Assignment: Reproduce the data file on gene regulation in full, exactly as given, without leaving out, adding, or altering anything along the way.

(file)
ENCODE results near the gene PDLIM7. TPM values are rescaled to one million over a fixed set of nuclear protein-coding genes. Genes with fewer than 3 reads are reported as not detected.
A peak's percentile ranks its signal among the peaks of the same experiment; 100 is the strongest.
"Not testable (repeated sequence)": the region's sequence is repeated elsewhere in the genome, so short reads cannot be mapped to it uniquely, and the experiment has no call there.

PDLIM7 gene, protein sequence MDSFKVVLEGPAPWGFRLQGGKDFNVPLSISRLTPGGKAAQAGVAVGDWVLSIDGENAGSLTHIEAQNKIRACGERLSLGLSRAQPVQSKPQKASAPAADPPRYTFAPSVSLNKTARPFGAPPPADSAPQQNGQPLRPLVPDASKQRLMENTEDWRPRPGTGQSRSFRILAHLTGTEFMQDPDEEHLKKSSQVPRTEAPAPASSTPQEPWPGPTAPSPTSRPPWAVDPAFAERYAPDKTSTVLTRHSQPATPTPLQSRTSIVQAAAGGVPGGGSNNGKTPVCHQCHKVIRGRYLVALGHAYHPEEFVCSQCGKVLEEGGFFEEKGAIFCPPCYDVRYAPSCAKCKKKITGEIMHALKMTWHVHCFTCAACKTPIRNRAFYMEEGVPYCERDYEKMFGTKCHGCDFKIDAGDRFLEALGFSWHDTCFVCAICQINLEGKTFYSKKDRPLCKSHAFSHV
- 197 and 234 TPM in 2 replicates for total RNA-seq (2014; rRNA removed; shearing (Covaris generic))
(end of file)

ENCODE results near the gene PDLIM7. TPM values are rescaled to one million over a fixed set of nuclear protein-coding genes. Genes with fewer than 3 reads are reported as not detected.
A peak's percentile ranks its signal among the peaks of the same experiment; 100 is the strongest.
"Not testable (repeated sequence)": the region's sequence is repeated elsewhere in the genome, so short reads cannot be mapped to it uniquely, and the experiment has no call there.

PDLIM7 gene, protein sequence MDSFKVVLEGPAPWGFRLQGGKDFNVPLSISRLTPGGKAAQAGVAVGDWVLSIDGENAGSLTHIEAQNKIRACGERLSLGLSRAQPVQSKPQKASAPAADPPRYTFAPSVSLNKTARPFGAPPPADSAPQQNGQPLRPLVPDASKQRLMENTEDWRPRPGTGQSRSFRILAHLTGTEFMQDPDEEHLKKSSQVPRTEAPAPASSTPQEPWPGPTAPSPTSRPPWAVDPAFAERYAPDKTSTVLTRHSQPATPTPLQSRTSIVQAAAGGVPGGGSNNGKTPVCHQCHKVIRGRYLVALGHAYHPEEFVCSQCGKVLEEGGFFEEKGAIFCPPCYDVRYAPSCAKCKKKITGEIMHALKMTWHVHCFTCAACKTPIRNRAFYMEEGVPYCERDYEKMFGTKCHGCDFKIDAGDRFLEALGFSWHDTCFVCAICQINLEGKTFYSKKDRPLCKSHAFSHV
- 197 and 234 TPM in 2 replicates for total RNA-seq (2014; rRNA removed; shearing (Covaris generic))